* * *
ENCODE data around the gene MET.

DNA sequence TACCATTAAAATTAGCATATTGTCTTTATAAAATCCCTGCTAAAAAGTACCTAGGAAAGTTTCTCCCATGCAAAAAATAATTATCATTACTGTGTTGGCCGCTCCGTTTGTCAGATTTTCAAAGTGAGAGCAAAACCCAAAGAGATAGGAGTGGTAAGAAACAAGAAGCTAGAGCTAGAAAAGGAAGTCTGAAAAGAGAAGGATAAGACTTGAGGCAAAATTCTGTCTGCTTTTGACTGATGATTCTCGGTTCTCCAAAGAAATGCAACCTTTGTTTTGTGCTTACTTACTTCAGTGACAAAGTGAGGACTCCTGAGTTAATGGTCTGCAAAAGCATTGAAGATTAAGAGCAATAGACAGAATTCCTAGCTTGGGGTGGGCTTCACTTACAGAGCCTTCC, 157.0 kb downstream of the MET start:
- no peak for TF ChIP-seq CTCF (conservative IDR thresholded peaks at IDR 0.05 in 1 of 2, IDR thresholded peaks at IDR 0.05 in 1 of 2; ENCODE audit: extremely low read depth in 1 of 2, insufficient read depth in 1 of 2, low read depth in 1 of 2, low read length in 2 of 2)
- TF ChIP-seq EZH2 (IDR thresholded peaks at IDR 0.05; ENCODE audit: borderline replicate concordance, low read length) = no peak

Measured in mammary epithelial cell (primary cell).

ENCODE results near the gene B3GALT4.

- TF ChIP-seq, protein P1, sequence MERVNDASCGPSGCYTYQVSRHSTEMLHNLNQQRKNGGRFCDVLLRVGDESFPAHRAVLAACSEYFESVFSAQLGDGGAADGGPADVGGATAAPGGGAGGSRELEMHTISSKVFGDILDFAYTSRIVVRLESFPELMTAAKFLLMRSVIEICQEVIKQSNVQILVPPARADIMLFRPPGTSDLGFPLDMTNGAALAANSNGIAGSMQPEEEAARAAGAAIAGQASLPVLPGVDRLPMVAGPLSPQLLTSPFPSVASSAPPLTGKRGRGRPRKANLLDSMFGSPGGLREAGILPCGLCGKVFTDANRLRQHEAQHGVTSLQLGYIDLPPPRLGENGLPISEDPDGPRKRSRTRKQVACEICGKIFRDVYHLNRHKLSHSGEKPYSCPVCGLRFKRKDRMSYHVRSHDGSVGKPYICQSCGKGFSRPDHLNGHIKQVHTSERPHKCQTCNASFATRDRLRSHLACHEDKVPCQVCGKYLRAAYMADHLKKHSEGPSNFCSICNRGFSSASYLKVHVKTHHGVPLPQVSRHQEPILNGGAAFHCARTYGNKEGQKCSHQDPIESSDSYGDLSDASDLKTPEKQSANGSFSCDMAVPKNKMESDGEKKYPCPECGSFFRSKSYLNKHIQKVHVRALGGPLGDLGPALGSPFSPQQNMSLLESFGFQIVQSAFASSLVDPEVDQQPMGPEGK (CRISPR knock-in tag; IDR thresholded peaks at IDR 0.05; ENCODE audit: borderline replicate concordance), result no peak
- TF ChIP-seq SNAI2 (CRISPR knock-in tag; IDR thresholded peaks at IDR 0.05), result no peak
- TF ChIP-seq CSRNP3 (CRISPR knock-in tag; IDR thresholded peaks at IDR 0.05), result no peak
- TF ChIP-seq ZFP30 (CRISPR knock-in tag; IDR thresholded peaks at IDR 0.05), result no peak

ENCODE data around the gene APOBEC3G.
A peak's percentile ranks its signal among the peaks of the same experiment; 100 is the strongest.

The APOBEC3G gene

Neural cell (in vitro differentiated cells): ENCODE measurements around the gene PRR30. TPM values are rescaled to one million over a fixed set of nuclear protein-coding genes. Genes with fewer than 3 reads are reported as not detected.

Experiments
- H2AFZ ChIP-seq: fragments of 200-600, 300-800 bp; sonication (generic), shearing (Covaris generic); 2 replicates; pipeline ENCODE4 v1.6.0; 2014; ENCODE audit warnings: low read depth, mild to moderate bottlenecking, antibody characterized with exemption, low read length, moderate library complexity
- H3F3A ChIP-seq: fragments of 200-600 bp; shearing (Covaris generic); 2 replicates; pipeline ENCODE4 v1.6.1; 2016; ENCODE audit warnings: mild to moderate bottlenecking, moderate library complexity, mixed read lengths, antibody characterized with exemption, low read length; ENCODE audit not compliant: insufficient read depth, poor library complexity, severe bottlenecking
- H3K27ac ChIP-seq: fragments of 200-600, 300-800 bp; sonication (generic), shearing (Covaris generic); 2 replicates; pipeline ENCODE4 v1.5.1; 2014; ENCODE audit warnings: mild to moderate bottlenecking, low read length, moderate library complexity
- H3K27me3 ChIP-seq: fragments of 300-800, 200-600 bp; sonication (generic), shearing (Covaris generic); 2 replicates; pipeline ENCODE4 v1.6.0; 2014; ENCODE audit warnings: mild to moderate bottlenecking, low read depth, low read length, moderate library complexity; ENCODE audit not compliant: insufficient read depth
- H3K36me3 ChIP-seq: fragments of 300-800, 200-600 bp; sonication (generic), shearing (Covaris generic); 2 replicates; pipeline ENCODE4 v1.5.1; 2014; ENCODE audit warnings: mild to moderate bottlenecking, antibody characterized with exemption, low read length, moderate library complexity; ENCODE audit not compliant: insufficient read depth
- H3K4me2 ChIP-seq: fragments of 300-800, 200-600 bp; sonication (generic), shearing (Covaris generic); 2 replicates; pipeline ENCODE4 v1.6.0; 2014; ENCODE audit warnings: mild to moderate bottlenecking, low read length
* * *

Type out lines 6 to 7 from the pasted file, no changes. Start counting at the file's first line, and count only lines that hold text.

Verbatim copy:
ENCODE results near the gene B3GALT4.

- TF ChIP-seq, protein P1, sequence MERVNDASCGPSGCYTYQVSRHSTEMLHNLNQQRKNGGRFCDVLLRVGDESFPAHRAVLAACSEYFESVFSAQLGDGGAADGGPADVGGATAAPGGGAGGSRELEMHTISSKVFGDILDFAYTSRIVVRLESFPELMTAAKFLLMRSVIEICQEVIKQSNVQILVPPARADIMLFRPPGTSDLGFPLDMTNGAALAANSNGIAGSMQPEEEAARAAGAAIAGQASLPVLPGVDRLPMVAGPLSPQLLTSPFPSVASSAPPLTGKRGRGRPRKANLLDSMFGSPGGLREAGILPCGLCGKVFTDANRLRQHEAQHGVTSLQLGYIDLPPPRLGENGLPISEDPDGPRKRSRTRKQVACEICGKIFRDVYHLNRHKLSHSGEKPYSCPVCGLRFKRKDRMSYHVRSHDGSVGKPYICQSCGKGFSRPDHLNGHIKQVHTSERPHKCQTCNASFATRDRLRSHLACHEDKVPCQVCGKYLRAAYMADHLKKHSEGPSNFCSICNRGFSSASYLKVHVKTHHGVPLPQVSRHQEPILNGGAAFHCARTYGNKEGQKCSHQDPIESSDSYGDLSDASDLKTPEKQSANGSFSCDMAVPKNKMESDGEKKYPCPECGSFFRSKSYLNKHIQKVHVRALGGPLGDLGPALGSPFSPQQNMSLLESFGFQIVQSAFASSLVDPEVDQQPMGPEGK (CRISPR knock-in tag; IDR thresholded peaks at IDR 0.05; ENCODE audit: borderline replicate concordance), result no peak